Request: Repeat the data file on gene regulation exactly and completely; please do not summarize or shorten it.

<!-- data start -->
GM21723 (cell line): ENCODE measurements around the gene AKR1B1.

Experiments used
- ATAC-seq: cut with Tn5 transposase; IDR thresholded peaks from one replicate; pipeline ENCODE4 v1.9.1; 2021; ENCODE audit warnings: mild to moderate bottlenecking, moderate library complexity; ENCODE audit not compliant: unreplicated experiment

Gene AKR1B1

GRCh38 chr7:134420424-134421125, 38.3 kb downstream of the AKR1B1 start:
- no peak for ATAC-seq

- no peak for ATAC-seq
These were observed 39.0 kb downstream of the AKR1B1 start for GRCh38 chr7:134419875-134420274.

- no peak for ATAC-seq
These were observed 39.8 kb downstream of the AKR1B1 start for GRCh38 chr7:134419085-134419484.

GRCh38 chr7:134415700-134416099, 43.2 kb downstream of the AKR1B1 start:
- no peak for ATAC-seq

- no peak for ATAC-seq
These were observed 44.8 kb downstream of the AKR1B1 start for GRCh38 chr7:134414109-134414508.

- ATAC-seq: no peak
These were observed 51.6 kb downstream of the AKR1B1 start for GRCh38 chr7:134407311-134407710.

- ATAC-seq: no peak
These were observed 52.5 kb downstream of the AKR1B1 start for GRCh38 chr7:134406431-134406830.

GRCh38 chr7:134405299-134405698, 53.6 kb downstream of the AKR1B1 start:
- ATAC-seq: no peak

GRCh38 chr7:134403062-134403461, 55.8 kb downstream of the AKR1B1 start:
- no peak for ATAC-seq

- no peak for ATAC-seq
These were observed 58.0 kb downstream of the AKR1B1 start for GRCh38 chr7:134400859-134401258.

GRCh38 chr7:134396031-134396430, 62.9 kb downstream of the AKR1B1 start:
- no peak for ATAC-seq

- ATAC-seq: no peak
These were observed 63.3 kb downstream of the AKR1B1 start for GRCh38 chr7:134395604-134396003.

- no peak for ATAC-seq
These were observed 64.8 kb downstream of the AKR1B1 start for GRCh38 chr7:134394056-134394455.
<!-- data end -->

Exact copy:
GM21723 (cell line): ENCODE measurements around the gene AKR1B1.

Experiments used
- ATAC-seq: cut with Tn5 transposase; IDR thresholded peaks from one replicate; pipeline ENCODE4 v1.9.1; 2021; ENCODE audit warnings: mild to moderate bottlenecking, moderate library complexity; ENCODE audit not compliant: unreplicated experiment

Gene AKR1B1

GRCh38 chr7:134420424-134421125, 38.3 kb downstream of the AKR1B1 start:
- no peak for ATAC-seq

- no peak for ATAC-seq
These were observed 39.0 kb downstream of the AKR1B1 start for GRCh38 chr7:134419875-134420274.

- no peak for ATAC-seq
These were observed 39.8 kb downstream of the AKR1B1 start for GRCh38 chr7:134419085-134419484.

GRCh38 chr7:134415700-134416099, 43.2 kb downstream of the AKR1B1 start:
- no peak for ATAC-seq

- no peak for ATAC-seq
These were observed 44.8 kb downstream of the AKR1B1 start for GRCh38 chr7:134414109-134414508.

- ATAC-seq: no peak
These were observed 51.6 kb downstream of the AKR1B1 start for GRCh38 chr7:134407311-134407710.

- ATAC-seq: no peak
These were observed 52.5 kb downstream of the AKR1B1 start for GRCh38 chr7:134406431-134406830.

GRCh38 chr7:134405299-134405698, 53.6 kb downstream of the AKR1B1 start:
- ATAC-seq: no peak

GRCh38 chr7:134403062-134403461, 55.8 kb downstream of the AKR1B1 start:
- no peak for ATAC-seq

- no peak for ATAC-seq
These were observed 58.0 kb downstream of the AKR1B1 start for GRCh38 chr7:134400859-134401258.

GRCh38 chr7:134396031-134396430, 62.9 kb downstream of the AKR1B1 start:
- no peak for ATAC-seq

- ATAC-seq: no peak
These were observed 63.3 kb downstream of the AKR1B1 start for GRCh38 chr7:134395604-134396003.

- no peak for ATAC-seq
These were observed 64.8 kb downstream of the AKR1B1 start for GRCh38 chr7:134394056-134394455.